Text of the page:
As professionals seeking insights from our clients' consumers, we're very good at designing ways to discover what our client needs to know about their consumer. We are in this line of work because we are truly curious about what makes people do what they do. But every now and then we meet a respondent who, for whatever reason, we just can't relate to. We can’t walk away from the interview thought. The only option we have is to carry on and find common ground to connect us.
Stepping out of your comfort zone to find the shared humanity.
This happened on a recent in-store intercept project. I came across a consumer who was sampling our client’s product. Not only that, she had already placed the product in her shopping cart – that’s the intercept equivalent of striking gold! I engaged in a conversation. The respondent was friendly and adeptly managing her two kids all the while she was speaking. When I asked how the product would be used, she casually replied it would be perfect for the whole family when they were on their plane. Wait a sec. Their plane?
Let me just say that I still fly commercial, and flying in a private jet is not commonplace for me. I simply don't run with people who have their own private jets. Faced with this individual, I could have let myself get intimidated, not certain how to relate. She owns a private jet! What else does she own? What do I own? How do I connect with her? In that moment, I took a calming breath, let it settle in my mind, and then I knew I could pivot. My reaction became one of curiosity about her world rather than being intimidated and assuming I could not relate to her. She was going to use this product on her private plane, and I needed to be open to hearing about her lifestyle and how this product would be used by her family…on their plane. The need states would be similar, it’s just the context that was different.
Asking good questions.
Basic insecurity drives many of us to 'act as if' we already know about a topic someone is talking about, rather than admit we have no idea. But we miss out on real connection if we are not sincere about our lack of understanding. Rather than organizing questions to sound like we already know the topic, ask questions that will help you learn something new. In my situation, I asked her how often the kids fly on the plane. This told me more about the family and kept her at ease by not focusing on the plane. The plane was just a mode of transportation, what was important was the job our client’s product performed during their travels. Focusing too much on the plane would be like asking people questions about their SUV, when that’s not the topic of the research. Asking good, thoughtful questions that establish common human connections help the person you are speaking with remain in their own comfort zone. Your curiosity will keep the conversation going, if you actively listen.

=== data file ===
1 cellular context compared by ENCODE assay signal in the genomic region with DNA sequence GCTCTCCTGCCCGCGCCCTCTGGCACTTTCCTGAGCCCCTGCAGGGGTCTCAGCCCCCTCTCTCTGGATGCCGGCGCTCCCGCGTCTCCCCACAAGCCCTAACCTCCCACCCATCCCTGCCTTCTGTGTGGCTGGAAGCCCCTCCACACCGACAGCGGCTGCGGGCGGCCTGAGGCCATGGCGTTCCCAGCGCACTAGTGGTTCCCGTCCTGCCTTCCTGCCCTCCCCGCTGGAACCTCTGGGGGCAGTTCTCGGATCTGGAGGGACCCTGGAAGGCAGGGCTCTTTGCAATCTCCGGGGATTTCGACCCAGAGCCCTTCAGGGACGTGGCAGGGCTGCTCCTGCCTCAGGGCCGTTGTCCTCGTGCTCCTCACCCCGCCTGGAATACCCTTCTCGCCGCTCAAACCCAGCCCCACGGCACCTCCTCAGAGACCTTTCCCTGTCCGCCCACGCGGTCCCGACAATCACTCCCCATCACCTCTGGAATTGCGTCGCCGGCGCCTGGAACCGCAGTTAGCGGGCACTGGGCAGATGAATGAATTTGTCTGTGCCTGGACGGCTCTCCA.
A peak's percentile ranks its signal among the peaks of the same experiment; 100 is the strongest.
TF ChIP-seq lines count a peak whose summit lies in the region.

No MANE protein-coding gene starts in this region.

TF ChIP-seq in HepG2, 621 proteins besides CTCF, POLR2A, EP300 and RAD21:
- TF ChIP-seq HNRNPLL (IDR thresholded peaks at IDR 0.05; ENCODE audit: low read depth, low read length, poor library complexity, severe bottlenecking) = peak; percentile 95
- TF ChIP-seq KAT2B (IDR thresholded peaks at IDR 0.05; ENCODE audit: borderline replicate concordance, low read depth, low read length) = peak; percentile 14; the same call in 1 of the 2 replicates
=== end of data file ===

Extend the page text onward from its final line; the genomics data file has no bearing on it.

When you actively listen to a person, it is not passive. To learn something new, you need to be open, concentrate, understand, and respond thoughtfully to what you are hearing. This tells the person speaking that you truly want to hear their answer to your question. Body language speaks volumes and you should ‘listen’ to the other person as well be aware of your own. When a person feels that you are interested in what they have to say, trust is established and the conversation will become richer and more rewarding.
It’s always worth the effort.
Not every person you meet is going to be easy to talk with. However, the rewards of trying will pay off. Discovering information that is useful, interesting, and unexpected is why we love seeking insights for our clients. Bridging an awkward circumstance with considerate questions that find the common human connections, along with active listening, will help you secure the information you need. Regarding my interaction, I learned that I was more impressed by the plane than she was. For her, it was another mode of transportation in her life. Her focus was telling me about her family and how much she liked the product we were talking about.
Next time you get the chance, try it! Allowing yourself to branch out and talk with people you have little in common with open your mind to new ideas and experiences, and it really can make your day.
When have you found yourself unable to relate to the person you were talking with, and how do you handle the situation? Email me at firstname.lastname@example.org or comment on Facebook, LinkedIn or Twitter. I would enjoy hearing from you!
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